Some Poems Worth Your Time: The Cool Web--Robert Graves
Robert Graves may be best known to contemporary readers for his "I, Claudius" novels (I, Claudius, and Claudius the God)--not because they have actually read them, but because they were made into a well-known BBC miniseries. And some may actually know him for his World War I memoir, Goodbye to All That--again, not because they have read it, but because Joan Didion appropriated the title of Graves's memoir for her seminal essay/memoir about 1960s New York from her collection Slouching Towards Bethlehem (the title lifted from the Yeats poem. Didion only appropriated from the best!).
But Graves was also a poet, and if he had only written this one poem, his name--as well as this poem--would be worth committing to memory.
Here is a link to the poem.
Many people who read this poem try to excuse the first line "Children are dumb," likely because it seems like a cruel thing to say. They explain that Graves means "mute" not "stupid." I'm not so sure. I think we need to allow for both when we read this. The poem is shocking throughout, so why not allow that it is shocking from the first line? Besides, it's not as if Graves would have been unaware of the dual meaning. It's been part of the English language longer than there has been an English language ("dumb" meant "stupid in Old High German and the German languages that followed) and it was in common use in the "stupid" sense by the late 18th or early 19th century--a century or two before Graves's poem.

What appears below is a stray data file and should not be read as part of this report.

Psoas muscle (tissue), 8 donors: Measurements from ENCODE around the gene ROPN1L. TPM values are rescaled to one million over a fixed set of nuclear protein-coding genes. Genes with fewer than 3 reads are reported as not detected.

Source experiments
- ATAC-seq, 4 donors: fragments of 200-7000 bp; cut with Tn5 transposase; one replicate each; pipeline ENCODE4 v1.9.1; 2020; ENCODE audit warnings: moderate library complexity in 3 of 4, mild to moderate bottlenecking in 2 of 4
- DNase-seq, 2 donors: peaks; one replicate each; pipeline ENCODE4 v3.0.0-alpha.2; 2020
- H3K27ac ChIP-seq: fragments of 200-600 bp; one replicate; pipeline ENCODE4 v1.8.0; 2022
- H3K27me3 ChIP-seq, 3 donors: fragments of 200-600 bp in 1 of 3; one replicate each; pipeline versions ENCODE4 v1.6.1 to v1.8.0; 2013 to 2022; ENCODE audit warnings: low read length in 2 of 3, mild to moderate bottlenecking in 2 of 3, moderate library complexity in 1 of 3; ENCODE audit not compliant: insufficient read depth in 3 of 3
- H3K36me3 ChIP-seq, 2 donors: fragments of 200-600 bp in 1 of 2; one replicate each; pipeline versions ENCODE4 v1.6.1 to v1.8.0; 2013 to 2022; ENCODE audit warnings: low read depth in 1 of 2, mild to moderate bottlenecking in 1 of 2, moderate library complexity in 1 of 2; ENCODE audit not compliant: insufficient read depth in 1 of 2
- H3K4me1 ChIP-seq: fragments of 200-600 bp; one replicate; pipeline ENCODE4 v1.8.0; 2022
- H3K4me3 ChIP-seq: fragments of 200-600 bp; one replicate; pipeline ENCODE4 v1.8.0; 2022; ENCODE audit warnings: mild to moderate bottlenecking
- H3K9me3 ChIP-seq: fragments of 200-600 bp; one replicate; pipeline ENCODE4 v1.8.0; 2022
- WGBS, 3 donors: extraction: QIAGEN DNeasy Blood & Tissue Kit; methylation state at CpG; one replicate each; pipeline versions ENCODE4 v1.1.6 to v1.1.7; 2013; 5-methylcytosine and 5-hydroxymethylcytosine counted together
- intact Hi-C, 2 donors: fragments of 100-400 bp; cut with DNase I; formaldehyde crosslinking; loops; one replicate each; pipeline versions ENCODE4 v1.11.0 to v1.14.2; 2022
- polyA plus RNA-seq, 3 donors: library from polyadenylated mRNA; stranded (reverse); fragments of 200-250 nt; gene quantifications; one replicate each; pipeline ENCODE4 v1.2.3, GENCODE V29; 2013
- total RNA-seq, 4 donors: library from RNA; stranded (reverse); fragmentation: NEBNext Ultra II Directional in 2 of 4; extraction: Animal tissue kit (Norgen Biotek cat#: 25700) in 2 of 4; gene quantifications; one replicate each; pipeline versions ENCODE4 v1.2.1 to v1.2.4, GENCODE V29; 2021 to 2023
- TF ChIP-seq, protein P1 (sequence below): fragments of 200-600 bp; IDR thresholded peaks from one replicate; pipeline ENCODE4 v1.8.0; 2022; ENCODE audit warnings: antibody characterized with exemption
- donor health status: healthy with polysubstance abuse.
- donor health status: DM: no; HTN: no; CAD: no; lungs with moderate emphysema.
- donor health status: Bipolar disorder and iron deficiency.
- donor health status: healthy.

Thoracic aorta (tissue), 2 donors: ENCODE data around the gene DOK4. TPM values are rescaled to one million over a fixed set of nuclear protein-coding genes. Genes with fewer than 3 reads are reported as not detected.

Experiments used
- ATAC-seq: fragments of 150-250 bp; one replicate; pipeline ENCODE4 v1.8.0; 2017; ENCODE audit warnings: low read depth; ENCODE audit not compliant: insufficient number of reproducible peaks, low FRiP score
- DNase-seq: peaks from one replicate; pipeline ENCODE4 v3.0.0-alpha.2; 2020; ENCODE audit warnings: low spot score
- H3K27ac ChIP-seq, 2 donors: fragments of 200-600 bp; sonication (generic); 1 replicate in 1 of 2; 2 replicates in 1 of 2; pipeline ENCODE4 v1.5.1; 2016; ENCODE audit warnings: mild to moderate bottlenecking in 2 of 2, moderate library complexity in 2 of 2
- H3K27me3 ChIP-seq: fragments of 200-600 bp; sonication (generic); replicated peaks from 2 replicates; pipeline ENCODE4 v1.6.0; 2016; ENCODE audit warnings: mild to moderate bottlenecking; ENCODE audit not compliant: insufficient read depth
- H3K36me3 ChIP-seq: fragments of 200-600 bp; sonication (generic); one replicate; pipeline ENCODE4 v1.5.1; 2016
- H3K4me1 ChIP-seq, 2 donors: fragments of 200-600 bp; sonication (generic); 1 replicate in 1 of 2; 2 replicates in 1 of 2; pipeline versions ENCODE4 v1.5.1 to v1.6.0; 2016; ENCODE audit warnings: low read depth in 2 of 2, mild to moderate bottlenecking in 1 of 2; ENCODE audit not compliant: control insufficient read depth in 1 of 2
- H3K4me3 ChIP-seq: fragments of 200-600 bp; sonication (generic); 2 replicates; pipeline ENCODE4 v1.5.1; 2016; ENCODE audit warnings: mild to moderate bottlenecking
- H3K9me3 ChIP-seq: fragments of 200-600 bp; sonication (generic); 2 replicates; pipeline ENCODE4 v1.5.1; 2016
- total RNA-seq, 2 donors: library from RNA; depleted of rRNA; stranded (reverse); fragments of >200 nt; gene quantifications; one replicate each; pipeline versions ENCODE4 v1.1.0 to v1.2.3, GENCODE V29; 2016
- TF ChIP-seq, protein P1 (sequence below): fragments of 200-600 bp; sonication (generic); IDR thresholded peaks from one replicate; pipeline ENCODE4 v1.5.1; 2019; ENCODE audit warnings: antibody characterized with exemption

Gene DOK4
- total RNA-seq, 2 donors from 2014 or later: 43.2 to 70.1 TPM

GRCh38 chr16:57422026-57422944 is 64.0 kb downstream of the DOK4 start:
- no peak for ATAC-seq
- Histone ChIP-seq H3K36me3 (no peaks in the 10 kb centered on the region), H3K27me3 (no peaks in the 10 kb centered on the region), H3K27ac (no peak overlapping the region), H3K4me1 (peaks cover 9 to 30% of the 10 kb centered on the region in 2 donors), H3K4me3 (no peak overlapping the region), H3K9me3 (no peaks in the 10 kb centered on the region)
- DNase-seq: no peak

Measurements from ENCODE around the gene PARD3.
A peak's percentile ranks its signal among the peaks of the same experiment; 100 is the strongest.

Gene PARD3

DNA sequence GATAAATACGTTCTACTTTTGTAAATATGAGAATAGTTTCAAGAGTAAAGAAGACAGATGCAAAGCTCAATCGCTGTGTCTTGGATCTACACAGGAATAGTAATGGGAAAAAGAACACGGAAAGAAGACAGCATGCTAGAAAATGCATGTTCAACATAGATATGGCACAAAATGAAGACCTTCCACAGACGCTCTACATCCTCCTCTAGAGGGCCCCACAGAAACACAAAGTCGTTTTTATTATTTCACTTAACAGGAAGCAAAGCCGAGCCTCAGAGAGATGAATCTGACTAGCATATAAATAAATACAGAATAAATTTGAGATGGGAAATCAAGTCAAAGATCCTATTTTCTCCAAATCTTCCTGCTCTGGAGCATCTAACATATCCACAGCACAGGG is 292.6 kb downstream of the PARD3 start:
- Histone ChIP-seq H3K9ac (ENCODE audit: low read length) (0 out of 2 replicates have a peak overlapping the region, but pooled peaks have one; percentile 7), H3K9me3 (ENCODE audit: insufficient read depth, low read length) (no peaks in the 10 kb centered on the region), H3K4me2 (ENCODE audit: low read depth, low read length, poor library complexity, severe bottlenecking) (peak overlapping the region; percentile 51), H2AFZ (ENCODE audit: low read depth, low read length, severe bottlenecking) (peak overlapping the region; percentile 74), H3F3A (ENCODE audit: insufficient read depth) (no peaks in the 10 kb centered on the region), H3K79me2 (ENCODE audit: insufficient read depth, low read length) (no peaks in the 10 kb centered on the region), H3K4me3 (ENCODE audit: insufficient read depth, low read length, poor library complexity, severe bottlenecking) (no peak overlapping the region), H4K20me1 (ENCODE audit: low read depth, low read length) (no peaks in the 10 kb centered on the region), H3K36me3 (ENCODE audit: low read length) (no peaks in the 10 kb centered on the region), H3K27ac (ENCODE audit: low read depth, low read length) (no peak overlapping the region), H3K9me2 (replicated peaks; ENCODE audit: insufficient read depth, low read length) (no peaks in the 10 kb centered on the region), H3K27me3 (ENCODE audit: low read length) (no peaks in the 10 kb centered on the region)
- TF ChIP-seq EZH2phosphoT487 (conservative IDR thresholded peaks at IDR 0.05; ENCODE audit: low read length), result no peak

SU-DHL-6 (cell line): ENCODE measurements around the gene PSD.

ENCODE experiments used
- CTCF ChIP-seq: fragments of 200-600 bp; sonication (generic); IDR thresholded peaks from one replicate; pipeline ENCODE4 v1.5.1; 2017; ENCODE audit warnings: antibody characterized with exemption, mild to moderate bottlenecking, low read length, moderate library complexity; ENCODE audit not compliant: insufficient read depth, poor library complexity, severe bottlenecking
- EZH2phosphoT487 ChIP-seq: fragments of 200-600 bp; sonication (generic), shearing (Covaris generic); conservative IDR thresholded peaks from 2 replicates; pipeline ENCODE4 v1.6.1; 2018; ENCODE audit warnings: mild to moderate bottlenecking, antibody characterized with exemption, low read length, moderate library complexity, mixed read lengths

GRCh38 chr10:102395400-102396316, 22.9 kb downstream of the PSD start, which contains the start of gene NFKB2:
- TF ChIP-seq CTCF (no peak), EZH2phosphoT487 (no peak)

The poem is about what we gain and what we lose when we put language between us and our experience. Children learn how to do this as they grow up. When they are young, they don't have the words--are "dumb"--to describe beauty, or fear, or war. But they also don't know--are ignorant as to how--are "dumb" in the other sense.
Our language allows us to describe these things, but at a loss. Nothing is as magnificent, or as terrifying, once we put it into words. And so we lose something in gaining speech.
What I love about the poem is that it isn't nostalgic for some lost childhood. Sure, we lose the direct access to our experience once we water it down with language. But the poem suggests that it's a matter of survival. As Jack Nicholson's character says in A Few Good Men, "You can't handle the truth!!" And so we can't. It would drive us mad to confront life without a filter, without the distance language provides us. So pick your poison: life by the drop and die young; or live a more tedious, but longer and more cultivated existence.
And there is the matter of the title. The poet says it is the "cool web of language winds us in." We are caught in its web like a spider's prey. And it is just a matter of time before language devours us. But this is a Hobson's choice (a choice without a choice): either we succumb to language or we go insane, which the poet compares to drowning--which is just another way of being swallowed up. (nb--language may water down raw experience, but Graves uses water to represent that raw experience. I don't know why.)
It's impossible for me--as it might be for you--to think of this poem's title without also thinking of E.B. White's Charlotte's Web--another memorable work about the web of language--and death. Just remember--Graves got there first!
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